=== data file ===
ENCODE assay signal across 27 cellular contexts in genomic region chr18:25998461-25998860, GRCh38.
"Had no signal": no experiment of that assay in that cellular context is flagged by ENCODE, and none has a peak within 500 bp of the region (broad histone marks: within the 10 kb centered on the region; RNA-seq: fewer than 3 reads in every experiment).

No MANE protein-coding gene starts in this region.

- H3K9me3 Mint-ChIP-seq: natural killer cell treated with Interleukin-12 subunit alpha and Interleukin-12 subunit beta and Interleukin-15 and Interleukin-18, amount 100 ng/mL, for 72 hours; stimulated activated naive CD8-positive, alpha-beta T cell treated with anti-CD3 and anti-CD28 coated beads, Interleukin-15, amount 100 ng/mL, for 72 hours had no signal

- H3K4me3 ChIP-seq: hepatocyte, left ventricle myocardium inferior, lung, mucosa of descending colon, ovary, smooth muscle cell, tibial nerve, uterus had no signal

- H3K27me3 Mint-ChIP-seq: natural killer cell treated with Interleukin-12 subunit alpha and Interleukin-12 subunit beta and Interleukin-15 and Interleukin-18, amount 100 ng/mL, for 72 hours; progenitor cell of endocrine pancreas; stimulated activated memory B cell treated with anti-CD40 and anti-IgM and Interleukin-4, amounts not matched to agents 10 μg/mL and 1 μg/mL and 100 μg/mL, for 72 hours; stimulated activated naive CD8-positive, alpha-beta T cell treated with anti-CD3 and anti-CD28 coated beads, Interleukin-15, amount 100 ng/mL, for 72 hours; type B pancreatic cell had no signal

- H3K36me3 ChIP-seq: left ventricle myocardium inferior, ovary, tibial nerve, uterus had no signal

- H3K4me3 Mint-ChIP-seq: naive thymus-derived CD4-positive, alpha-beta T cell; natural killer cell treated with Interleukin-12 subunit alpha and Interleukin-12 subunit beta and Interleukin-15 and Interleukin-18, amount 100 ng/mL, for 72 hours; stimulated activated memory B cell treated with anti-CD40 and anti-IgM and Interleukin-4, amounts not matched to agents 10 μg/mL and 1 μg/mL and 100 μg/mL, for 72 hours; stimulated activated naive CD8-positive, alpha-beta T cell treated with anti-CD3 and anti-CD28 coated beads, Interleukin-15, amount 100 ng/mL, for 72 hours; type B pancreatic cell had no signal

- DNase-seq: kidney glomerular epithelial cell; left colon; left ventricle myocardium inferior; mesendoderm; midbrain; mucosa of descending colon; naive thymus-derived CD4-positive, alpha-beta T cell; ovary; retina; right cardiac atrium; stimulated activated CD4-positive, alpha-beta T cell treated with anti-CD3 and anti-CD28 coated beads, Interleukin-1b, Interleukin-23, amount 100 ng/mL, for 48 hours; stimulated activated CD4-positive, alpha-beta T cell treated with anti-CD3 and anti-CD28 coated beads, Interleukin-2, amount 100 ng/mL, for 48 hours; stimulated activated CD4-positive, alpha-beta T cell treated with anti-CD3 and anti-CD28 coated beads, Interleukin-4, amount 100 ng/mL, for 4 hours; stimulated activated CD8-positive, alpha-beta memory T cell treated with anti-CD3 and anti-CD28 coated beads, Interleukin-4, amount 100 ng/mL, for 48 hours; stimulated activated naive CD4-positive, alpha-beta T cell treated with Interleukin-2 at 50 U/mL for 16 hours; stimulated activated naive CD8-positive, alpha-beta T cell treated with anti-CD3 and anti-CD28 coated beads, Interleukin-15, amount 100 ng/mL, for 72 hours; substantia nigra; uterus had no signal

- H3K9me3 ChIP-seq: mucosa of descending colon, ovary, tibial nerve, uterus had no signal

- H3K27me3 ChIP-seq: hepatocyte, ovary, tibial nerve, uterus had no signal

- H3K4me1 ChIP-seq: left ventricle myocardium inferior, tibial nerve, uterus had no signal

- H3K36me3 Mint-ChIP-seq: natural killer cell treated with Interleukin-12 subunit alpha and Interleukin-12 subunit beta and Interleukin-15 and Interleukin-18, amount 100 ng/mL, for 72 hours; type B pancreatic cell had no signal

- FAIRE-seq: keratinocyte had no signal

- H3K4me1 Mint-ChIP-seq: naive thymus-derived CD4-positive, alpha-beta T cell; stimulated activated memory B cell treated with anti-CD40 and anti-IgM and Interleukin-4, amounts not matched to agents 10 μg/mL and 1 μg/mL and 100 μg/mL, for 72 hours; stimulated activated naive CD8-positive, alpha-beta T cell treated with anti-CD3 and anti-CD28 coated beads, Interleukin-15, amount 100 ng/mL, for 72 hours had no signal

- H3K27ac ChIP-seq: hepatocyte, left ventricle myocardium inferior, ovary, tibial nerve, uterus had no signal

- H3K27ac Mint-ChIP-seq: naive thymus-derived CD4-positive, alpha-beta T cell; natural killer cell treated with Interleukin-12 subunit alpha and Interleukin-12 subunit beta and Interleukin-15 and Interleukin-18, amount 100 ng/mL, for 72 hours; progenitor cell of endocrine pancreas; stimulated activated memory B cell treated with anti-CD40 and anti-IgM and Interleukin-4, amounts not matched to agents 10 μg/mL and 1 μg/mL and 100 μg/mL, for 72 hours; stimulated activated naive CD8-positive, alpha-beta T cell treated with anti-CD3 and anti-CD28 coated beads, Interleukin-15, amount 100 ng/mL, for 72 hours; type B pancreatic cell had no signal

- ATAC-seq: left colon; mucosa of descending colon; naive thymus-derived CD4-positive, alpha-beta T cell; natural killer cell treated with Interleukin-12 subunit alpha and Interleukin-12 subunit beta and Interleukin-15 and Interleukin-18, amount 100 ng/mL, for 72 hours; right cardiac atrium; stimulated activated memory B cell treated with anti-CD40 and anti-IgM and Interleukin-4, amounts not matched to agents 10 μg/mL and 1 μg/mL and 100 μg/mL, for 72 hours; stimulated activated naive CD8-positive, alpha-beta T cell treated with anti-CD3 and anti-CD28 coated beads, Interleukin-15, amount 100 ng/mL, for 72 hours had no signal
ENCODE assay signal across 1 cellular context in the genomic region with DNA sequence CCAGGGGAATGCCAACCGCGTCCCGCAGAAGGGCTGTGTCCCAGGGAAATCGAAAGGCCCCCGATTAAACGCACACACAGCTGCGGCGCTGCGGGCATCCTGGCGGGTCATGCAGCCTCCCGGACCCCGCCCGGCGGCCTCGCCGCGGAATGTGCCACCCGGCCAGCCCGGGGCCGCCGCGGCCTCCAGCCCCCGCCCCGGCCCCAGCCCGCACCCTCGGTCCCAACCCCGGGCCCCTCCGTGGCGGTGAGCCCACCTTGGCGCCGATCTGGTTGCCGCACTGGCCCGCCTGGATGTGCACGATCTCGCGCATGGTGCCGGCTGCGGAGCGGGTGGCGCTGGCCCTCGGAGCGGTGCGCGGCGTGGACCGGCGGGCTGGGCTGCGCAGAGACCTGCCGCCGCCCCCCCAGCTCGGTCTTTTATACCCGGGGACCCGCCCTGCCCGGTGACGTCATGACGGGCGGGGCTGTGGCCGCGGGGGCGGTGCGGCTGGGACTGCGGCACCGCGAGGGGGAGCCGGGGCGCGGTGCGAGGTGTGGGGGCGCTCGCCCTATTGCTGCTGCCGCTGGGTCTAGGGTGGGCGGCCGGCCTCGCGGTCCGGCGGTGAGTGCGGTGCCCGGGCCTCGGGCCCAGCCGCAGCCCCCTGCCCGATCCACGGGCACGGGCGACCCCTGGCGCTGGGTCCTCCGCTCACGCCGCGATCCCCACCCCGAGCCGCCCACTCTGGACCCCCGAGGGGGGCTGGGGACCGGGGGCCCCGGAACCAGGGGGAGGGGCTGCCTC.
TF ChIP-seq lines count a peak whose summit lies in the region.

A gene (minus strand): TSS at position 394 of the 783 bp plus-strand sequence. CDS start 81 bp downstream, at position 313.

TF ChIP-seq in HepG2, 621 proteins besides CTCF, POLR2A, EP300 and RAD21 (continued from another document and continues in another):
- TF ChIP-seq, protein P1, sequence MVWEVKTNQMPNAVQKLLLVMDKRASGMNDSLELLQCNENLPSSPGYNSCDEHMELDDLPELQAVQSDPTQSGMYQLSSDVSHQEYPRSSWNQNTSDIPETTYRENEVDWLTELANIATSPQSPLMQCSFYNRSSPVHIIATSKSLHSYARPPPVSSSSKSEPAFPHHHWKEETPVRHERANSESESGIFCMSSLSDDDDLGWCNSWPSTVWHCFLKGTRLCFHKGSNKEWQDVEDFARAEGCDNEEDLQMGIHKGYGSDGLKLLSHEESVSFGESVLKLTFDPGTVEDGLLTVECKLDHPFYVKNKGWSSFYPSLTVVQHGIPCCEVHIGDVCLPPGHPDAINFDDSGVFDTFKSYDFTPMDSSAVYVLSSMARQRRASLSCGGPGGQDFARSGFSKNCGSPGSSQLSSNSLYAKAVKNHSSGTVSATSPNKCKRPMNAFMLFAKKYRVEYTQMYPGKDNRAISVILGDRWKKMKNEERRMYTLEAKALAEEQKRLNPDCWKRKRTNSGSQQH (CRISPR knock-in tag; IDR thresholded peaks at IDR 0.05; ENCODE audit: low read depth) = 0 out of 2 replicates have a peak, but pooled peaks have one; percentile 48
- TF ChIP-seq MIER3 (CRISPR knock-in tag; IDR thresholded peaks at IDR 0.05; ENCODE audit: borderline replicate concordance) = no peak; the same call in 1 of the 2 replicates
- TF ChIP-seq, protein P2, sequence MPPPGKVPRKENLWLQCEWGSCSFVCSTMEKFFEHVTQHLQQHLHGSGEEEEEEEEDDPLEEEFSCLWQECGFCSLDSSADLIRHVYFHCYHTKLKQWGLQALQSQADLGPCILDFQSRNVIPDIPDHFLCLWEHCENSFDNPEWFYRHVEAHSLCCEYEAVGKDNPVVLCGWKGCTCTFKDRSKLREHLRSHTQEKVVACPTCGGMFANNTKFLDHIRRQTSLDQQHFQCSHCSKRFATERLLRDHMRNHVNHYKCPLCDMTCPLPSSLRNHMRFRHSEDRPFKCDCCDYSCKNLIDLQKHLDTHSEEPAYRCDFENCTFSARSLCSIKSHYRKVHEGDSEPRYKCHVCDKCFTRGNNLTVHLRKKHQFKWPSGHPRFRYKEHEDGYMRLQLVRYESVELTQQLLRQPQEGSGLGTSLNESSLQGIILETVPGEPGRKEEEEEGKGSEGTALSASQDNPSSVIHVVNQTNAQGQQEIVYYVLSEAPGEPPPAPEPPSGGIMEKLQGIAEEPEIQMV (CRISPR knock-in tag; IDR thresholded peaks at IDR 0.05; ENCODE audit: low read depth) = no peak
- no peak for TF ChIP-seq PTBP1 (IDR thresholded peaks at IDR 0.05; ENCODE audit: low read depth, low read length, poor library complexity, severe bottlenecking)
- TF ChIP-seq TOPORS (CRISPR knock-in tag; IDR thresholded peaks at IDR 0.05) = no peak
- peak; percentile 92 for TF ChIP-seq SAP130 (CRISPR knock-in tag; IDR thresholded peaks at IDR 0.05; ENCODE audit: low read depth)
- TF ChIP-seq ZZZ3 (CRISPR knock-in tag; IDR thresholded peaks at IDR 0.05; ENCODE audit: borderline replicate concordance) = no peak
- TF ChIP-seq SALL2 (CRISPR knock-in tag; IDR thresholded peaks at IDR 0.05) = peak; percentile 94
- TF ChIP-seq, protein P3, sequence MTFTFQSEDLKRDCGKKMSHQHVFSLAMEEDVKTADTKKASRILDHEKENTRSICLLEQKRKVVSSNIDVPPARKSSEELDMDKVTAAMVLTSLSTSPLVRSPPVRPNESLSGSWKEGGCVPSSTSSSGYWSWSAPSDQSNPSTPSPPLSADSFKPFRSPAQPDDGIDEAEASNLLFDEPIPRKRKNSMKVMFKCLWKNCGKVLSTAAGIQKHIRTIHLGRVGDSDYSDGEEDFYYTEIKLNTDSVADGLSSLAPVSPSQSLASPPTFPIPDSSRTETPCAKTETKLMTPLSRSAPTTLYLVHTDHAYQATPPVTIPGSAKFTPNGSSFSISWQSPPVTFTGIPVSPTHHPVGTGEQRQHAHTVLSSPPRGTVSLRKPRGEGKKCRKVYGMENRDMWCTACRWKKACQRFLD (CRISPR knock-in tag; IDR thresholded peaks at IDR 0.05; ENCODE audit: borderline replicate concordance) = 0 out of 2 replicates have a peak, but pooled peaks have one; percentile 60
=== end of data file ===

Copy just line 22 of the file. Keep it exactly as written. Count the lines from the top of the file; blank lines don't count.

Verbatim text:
TF ChIP-seq in HepG2, 621 proteins besides CTCF, POLR2A, EP300 and RAD21 (continued from another document and continues in another):